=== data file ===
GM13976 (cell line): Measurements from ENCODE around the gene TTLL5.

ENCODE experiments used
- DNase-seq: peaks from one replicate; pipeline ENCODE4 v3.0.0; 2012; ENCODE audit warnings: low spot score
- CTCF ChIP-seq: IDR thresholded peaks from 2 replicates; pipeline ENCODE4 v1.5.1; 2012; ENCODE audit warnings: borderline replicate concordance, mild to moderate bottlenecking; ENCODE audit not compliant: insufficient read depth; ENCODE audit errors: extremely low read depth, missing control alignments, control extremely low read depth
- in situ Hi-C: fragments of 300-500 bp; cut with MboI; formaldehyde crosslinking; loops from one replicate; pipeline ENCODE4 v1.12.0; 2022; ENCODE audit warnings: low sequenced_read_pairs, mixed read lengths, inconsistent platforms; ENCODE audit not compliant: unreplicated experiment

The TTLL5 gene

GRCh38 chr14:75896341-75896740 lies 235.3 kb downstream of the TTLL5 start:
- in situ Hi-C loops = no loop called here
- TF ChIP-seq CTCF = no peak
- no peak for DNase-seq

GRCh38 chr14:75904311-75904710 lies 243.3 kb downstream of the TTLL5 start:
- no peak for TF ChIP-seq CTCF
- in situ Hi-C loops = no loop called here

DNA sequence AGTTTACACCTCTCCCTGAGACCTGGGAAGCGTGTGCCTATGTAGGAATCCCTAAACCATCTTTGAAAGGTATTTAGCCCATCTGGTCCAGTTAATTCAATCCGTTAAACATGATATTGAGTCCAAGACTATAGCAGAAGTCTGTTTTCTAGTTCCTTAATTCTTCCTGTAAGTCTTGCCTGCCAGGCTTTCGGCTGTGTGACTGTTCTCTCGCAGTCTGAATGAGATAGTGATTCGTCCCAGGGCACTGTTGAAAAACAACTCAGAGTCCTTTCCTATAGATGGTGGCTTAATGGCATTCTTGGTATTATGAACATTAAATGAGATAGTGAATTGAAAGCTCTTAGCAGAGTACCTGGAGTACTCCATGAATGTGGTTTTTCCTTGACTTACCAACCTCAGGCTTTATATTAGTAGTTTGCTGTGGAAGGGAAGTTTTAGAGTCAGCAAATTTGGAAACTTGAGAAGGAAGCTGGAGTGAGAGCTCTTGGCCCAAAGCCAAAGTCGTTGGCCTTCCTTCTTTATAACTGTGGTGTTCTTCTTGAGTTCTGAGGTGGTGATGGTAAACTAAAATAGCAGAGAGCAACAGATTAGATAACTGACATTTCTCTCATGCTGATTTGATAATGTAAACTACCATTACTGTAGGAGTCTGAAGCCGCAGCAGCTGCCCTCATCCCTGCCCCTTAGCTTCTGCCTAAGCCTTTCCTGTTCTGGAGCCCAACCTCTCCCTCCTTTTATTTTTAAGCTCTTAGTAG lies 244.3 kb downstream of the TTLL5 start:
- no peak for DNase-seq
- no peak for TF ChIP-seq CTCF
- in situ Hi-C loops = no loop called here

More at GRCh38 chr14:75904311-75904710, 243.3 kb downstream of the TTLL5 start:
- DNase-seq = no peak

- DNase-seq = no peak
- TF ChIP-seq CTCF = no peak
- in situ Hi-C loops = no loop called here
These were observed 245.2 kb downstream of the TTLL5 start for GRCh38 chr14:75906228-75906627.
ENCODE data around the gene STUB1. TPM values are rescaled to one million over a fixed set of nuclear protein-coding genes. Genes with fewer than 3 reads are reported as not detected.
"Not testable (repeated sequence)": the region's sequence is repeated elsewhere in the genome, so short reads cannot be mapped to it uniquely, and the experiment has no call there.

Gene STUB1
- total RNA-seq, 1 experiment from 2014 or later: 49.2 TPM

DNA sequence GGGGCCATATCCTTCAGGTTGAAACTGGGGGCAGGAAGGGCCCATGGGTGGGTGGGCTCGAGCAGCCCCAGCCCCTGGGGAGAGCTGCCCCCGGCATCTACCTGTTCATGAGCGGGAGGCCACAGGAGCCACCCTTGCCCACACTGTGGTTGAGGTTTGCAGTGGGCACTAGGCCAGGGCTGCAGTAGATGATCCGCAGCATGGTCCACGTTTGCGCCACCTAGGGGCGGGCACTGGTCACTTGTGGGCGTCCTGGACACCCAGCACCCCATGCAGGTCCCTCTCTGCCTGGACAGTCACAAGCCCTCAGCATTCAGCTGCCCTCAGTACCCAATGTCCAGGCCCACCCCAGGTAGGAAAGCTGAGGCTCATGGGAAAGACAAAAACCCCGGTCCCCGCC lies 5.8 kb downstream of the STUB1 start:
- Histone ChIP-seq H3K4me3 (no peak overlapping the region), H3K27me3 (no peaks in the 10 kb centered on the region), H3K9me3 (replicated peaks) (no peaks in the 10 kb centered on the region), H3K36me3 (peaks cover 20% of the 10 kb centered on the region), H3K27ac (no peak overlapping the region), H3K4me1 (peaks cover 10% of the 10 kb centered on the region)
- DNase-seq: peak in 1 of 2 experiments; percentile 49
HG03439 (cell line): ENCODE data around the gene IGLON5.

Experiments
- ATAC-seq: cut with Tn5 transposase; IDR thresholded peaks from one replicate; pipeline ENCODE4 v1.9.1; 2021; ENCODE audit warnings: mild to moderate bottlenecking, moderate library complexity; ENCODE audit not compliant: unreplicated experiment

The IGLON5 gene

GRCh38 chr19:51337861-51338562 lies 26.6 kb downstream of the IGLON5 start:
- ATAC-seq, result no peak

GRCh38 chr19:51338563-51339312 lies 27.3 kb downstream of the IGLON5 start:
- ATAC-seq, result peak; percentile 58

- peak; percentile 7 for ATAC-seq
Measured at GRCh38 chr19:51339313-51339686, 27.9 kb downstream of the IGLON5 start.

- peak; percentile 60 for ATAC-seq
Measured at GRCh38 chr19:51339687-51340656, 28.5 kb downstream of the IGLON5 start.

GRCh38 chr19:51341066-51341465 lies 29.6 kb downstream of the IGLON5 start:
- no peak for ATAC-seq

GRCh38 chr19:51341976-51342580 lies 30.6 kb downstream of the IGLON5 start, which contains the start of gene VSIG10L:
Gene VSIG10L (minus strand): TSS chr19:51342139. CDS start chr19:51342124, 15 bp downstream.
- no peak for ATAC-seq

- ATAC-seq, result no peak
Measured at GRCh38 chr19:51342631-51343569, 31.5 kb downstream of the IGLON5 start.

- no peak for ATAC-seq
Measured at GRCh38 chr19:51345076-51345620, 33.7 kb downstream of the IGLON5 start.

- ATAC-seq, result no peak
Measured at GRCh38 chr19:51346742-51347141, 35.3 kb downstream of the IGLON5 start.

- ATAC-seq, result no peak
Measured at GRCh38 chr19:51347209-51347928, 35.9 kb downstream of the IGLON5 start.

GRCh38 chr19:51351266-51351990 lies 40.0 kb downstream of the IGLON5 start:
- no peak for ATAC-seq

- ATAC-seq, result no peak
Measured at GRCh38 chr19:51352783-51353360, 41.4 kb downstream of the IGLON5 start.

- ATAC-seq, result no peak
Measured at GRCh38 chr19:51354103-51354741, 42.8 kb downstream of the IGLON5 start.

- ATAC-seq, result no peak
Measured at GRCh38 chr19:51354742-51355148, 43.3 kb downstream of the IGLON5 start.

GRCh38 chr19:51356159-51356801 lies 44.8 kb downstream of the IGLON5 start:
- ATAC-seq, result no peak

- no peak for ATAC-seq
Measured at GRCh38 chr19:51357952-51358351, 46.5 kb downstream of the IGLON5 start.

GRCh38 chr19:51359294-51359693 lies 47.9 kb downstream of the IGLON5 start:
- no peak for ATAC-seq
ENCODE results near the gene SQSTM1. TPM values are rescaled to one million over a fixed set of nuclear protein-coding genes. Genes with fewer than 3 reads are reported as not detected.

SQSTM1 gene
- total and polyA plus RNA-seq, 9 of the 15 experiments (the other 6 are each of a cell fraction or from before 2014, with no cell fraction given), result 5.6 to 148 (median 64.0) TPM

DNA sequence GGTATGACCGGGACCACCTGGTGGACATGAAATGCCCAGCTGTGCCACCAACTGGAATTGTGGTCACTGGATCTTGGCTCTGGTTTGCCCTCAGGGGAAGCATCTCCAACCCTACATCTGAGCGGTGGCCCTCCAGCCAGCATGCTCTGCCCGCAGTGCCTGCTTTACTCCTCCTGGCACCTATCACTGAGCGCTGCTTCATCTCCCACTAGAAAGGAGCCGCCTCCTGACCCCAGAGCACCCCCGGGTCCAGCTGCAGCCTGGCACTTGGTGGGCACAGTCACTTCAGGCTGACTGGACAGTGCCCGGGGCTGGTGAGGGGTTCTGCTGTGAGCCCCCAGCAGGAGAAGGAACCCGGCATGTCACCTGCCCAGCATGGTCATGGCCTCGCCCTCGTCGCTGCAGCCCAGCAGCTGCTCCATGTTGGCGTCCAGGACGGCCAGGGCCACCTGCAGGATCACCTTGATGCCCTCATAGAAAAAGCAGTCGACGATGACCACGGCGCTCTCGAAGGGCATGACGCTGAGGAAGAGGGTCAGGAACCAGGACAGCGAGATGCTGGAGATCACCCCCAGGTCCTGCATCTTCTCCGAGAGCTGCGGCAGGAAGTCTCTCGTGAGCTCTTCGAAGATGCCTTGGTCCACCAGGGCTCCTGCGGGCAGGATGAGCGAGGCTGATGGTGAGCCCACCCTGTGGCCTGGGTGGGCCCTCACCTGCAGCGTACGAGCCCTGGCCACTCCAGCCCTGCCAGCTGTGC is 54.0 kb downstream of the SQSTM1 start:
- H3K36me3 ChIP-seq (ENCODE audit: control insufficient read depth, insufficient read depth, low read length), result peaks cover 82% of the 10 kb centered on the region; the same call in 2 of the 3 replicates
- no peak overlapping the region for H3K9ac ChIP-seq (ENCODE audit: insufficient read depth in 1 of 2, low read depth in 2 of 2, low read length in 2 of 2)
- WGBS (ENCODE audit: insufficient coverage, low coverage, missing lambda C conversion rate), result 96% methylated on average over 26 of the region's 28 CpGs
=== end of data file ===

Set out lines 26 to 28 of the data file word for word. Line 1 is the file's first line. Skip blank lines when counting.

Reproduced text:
Gene STUB1
- total RNA-seq, 1 experiment from 2014 or later: 49.2 TPM

DNA sequence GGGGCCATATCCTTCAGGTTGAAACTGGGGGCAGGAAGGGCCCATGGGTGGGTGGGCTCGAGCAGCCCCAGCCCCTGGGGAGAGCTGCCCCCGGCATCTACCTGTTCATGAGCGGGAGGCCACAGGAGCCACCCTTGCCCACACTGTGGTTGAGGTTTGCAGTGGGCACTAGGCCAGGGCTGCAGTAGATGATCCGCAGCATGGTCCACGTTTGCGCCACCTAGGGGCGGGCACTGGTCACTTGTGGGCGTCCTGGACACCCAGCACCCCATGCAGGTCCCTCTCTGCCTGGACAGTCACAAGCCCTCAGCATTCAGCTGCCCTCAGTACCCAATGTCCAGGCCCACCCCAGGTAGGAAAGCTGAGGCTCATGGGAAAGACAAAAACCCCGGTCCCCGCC lies 5.8 kb downstream of the STUB1 start: